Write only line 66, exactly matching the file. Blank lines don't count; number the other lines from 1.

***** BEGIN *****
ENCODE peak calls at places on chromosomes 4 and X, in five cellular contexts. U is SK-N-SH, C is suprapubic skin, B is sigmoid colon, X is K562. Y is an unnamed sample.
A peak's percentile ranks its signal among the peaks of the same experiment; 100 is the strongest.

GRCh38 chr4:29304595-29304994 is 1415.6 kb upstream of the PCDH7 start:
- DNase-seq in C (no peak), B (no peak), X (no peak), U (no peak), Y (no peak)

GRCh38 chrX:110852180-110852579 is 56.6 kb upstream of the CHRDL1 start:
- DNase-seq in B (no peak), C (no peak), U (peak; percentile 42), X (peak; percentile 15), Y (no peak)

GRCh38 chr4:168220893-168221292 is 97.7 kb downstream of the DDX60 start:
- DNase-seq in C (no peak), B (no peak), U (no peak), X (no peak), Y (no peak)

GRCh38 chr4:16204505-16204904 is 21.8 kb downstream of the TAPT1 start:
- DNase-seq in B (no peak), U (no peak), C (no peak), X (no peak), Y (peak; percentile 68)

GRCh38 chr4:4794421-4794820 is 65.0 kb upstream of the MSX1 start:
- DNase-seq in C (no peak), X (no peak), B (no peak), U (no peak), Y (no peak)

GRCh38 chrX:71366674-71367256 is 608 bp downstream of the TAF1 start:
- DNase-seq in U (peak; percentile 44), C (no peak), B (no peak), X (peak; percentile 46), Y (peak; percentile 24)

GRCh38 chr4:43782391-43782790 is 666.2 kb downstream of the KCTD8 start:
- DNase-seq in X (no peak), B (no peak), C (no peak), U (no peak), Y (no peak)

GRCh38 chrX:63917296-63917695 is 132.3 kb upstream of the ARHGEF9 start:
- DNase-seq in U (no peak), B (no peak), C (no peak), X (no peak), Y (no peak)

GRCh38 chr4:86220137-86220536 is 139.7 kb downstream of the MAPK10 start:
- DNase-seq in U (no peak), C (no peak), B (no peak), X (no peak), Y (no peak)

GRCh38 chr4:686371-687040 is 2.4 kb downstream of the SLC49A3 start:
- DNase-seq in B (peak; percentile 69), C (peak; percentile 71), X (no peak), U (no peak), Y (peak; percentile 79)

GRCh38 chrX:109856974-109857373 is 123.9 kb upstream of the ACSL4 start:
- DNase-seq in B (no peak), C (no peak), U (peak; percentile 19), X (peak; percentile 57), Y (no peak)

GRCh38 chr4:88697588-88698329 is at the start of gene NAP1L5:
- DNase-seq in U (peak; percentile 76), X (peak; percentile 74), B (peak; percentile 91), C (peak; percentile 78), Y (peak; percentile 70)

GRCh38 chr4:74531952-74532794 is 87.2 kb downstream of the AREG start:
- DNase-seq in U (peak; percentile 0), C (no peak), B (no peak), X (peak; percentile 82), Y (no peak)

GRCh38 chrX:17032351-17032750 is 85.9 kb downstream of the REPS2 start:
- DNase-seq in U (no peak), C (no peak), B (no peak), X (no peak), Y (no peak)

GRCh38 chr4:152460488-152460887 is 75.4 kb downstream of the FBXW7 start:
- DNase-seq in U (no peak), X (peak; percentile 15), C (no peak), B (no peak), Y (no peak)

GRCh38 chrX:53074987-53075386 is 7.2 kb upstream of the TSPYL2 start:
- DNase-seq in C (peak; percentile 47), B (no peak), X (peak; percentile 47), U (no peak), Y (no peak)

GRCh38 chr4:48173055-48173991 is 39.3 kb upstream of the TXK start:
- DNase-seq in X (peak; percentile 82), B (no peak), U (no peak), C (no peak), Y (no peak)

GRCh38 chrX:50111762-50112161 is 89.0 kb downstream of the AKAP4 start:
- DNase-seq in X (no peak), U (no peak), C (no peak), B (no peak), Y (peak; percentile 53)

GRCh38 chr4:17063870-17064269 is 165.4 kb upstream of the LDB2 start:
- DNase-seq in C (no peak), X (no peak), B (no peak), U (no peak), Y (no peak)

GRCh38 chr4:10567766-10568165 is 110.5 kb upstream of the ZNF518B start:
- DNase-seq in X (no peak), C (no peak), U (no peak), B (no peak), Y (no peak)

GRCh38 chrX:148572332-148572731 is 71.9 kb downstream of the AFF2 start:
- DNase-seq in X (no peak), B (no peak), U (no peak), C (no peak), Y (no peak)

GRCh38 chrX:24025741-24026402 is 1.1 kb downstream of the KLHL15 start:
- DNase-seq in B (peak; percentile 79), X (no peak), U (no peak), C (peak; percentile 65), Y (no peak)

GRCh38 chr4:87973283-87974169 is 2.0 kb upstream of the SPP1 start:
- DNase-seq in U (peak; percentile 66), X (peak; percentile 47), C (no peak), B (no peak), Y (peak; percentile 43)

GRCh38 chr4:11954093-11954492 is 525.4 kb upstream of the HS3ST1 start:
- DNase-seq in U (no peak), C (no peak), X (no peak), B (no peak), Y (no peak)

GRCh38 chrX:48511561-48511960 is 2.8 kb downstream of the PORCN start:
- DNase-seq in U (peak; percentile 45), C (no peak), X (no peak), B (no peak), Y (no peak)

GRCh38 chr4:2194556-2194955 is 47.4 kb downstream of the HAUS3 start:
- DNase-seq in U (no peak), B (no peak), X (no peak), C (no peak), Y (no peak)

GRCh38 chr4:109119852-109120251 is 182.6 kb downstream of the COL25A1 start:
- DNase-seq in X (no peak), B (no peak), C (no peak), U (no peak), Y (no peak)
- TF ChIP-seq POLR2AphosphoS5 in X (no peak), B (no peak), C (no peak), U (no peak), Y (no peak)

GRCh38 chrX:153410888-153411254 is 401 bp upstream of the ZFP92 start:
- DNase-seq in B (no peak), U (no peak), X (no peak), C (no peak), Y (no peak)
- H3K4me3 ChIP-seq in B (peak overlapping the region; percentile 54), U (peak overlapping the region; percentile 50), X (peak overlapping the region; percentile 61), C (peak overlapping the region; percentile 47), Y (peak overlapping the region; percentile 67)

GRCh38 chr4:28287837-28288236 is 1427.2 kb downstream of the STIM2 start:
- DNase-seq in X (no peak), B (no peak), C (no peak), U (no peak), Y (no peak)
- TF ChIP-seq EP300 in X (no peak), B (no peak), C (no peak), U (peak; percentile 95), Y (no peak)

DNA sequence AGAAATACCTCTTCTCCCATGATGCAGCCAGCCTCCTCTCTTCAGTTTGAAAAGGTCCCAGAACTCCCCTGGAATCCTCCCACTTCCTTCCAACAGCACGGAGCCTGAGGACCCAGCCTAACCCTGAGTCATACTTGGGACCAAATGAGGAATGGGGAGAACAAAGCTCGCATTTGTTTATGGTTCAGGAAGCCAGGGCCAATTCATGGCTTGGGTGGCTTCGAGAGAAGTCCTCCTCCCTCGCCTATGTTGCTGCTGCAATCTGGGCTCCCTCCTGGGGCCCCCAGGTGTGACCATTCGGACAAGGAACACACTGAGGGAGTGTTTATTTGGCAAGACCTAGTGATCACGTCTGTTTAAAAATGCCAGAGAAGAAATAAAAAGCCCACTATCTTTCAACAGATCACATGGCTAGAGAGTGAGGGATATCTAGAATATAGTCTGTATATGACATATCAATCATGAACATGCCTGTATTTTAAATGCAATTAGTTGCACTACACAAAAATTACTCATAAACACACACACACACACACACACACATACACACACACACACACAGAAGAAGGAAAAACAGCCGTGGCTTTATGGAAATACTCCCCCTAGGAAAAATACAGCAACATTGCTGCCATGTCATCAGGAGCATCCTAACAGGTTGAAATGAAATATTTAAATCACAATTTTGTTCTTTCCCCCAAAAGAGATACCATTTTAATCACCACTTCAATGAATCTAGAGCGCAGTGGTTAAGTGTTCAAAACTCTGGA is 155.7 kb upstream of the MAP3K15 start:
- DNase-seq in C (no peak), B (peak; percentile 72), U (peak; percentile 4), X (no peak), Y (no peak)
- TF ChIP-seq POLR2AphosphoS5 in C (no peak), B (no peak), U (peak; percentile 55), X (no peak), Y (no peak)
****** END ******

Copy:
- TF ChIP-seq POLR2AphosphoS5 in C (no peak), B (no peak), U (peak; percentile 55), X (no peak), Y (no peak)